Although there are affect activators which are quite independent of any learning or interpretive activity, no sooner do memory and analysis come into play than they too become activators of affect as potent as any of the inherited mechanisms. Indeed, it is the inheritance of a flexible, varying central assembly structure capable of activating and combining affect with varying components of this assembly that, we propose, guarantees the basic freedom of the human being. (1:248)
It follows from this idiosyncratic use of innate affect programs that Tomkins’s affect theory fits poorly with some contemporary empirical literatures on basic emotions. In particular, we would like to argue, the claim that there is a coherent lineage of evolution-inclined theorists of basic emotion (Darwin–Tomkins–Ekman) has been overstated (we expand on this in the interlude on Darwin). While all three theorists argue for categorically distinct affects (fear is different from anger; joy is different from surprise), what is meant by “basic” emotions varies between these authors in ways that are conceptually and politically nontrivial. For example, in answer to the question “in what sense are basic emotions basic?” Ekman and Cordaro answer in orthodox terms:
The basic emotions are discrete physiological responses to fundamental life situations that have been useful in our ancestral environment. These responses are universally shared within our species and some are also found in other primates. The basic emotions are not learned from our culture or environment, but rather they are prewired responses to a set of stimuli that have affected our species for tens of thousands of generations. (369)
Basic-ness, for Ekman, isn’t just a measure of the discrete categorical differences between emotions; it is also an argument that emotions are biological in a fundamental, invariant way. In this sense, basic emotions are a weapon against the cultural relativism, linguisticism, and social constructionism that he feels brought the study of emotion into disrepute.
Tomkins is differently oriented toward the politics of affect theories. In the first instance, it is worth noting that Tomkins doesn’t use the phrase “basic emotion.” The phrase that he uses most is “primary affect,” and it seems to us that in so doing, he is not only interested in the categorical and phylogenetic differences between some affective states; he is also keen to make visible the primacy of the affects as motivators of human behavior (see chapter 1). That is, the primary-ness of some affects refers, in part, to their elevated conceptual status in Tomkins’s theory of mind. In this sense, Tomkins’s “primary affects” do not just draw from evolution; they also push against the domination of drive-based and cognition-heavy theories of mind. If what is most conceptually and politically urgent for Ekman is advocating for basic emotions to censure cultural relativism and so consolidate a certain respectability for the study of emotion in psychology, what most galvanizes Tomkins is the capacity of the primary affects to remodel psychological theory from the ground up: “I continue to view affect as the primary biological motivating mechanism, more urgent than drive deprivation and pleasure and more urgent even than physical pain” (3:5). Carefully deployed, Tomkins’s theory of primary affects promises a conceptual schema for thinking about psychological and evolutionary theory other than through the established creeds of biologism and social constructionism.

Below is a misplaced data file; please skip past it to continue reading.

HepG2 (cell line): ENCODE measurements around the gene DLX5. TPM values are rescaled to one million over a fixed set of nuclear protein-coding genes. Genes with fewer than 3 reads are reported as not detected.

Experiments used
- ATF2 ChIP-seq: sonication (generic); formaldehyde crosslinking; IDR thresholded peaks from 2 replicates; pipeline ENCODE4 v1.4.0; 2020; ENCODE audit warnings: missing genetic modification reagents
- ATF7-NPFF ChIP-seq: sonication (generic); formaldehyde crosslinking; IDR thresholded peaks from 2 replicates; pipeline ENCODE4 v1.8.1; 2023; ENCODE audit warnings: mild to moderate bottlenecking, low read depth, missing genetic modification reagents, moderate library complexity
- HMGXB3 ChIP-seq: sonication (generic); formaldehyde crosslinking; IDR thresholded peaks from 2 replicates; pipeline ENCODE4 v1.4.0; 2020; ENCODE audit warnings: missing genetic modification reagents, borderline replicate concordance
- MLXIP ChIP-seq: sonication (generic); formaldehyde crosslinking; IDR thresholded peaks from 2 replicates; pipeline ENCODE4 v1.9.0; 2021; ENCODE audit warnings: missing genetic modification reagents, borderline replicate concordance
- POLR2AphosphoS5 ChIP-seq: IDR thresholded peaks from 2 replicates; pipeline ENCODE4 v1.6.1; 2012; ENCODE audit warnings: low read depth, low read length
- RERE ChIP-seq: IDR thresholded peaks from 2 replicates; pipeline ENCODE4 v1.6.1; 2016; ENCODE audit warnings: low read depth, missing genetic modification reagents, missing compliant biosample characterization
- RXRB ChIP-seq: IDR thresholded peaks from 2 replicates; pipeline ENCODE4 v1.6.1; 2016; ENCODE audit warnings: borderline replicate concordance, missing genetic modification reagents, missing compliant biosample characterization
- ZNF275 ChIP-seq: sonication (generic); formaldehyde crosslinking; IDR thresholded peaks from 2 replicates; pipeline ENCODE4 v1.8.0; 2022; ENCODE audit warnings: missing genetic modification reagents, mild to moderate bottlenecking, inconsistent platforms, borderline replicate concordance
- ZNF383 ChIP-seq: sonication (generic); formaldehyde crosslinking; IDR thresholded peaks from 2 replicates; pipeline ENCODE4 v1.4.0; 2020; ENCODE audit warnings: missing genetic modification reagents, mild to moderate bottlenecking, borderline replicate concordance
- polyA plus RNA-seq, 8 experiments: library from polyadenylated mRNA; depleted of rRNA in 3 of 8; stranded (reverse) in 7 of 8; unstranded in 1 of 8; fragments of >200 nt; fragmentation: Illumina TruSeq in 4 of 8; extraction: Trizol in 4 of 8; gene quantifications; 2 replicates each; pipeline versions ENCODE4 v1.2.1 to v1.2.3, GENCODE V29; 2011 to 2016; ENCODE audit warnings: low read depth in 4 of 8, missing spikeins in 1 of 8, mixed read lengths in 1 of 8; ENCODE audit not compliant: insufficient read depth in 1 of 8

Ekman has also been a keen proponent of the thesis that the basic affects are universal (culturally invariant); they can be modified by display rules that are socially learned, but the core physiology of these emotions has been preset by phylogeny. An impassioned advocate for a certain mode of neo-Darwinian evolution, Ekman uses the universalism of emotional expression as an argument for the authority of biology (narrowly understood) to determine mental life. Again, we see significant differences between this kind of argument and the interests that Tomkins has in evolutionary data and the affects. While Tomkins agrees with Ekman that there is “overwhelming evidence of the universality of facial expression across cultures, among neonates, and even in the blind” (3:47), his target is not cultural relativism but cognitivism. Because Tomkins does not theorize the affects through biological or cognitive foundationalism, he does not use the idea of universal expression to consolidate the primacy of nature over nurture (or, indeed, the primacy of nurture over nature). Instead, and paradoxically, Tomkins uses the universality of facial expression to give affects a psychological distinctiveness that has been eliminated in a discipline that has increasingly come to regard cognition as king: